On 19 November 1964, Defense Secretary Robert McNamara announced the phase-out of remaining first-generation SM-65 Atlas and Titan I missiles by the end of June 1965. This objective was met. All wing missiles went off alert status on 26 March 1965 and the wing phased down for inactivation. On 25 June 1965, the wing and the 724th and 725th Squadrons were inactivated. SAC removed the last missile from Lowry on 14 April 1965.
Global War on Terrorism
The 451st Air Expeditionary Group was activated in 2002, conducting operations from Kandahar Airfield, Afghanistan. The group was responsible for air control of the southern region of Afghanistan, launch and recovery operations for the MQ-1 Predator and MQ-9 Reaper aircraft, the employment of combat search and rescue forces throughout the entire country and ground security and defense of the airfield. Included in the group are safety, logistics, communications, civil engineer.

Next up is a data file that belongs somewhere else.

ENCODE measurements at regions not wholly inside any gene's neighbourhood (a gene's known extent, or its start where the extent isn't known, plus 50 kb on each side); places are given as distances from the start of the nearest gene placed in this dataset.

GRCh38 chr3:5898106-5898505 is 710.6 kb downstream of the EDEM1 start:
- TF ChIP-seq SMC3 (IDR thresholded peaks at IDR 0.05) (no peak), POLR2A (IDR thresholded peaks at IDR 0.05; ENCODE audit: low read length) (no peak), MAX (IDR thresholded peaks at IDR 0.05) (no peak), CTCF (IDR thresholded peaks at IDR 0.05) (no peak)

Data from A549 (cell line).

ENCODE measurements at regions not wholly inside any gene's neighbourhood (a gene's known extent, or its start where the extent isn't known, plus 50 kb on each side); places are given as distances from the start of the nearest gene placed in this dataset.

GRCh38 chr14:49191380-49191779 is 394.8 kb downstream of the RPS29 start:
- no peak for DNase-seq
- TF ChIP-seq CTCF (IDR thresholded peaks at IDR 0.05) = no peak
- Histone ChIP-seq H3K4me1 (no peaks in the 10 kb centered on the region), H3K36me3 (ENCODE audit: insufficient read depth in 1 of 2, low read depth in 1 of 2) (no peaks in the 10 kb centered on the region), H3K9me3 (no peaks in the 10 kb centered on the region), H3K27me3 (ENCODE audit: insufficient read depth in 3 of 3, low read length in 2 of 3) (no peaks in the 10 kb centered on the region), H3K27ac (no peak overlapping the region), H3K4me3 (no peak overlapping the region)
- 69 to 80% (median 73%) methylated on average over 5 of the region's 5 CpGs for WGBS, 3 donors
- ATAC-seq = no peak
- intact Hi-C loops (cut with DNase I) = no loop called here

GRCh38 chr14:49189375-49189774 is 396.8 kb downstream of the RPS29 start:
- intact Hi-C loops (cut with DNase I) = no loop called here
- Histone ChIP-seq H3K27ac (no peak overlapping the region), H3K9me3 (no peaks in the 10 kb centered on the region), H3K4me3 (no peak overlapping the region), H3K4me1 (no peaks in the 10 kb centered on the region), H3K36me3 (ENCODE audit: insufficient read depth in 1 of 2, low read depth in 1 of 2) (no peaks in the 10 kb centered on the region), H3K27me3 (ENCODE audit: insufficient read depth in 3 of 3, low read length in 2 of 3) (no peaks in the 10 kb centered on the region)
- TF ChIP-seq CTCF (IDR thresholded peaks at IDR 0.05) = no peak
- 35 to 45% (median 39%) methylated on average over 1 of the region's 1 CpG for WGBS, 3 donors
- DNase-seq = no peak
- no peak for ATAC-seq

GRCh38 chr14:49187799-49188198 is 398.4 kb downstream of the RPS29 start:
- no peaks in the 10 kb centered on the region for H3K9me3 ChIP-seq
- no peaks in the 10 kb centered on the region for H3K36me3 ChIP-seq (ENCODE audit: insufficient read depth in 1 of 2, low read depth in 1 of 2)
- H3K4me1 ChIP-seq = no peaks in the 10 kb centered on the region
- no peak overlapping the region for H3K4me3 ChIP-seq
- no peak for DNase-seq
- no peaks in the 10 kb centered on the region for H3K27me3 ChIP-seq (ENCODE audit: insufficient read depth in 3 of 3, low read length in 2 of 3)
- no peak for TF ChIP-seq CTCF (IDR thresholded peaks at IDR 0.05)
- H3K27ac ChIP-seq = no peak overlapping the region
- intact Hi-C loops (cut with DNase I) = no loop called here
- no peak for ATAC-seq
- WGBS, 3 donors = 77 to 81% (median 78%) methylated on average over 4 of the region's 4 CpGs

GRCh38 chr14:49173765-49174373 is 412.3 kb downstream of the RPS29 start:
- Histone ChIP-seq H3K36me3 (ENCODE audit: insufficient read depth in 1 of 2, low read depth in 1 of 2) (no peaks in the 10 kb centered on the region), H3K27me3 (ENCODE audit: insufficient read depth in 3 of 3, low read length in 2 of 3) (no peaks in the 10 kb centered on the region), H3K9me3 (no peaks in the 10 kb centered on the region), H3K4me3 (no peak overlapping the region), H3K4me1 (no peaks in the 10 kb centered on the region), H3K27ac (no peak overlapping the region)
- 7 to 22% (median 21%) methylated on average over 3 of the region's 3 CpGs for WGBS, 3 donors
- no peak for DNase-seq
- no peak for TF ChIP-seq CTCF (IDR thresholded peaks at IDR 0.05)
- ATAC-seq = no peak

Due to the growth in size and requirements of the USAF mission at Kandahar, the 451 AEG was enlarged to a wing-level organization, redesignated as the 451st Air Expeditionary Wing (451 AEW) and activated as such on 2 July 2009.
The wing was downsized to a group in January 2014 as part of the Afghanistan drawdown.
- 451st Expeditionary Operations Group
- 451st Expeditionary Maintenance Group
- 451st Expeditionary Aircraft Maintenance Squadron
- 451st Expeditionary Maintenance Squadron
- 451st Expeditionary Mission Support Group
- 651st Air Expeditionary Group
- 451st Bombardment Group
- Constituted as the 451st Bombardment Group (Heavy) on 6 April 1943
- Activated on 1 May 1943
- Redesignated 451st Bombardment Group, Heavy on 10 May 1943
- Inactivated on 26 September 1945[note 2]
- Consolidated on 31 January 1984 with the 451st Strategic Missile Wing as the 451st Strategic Missile Wing
- 451st Strategic Missile Wing
- Established as the 451st Strategic Missile Wing (ICBM-Titan) 1 July 1961 and activated (not organized)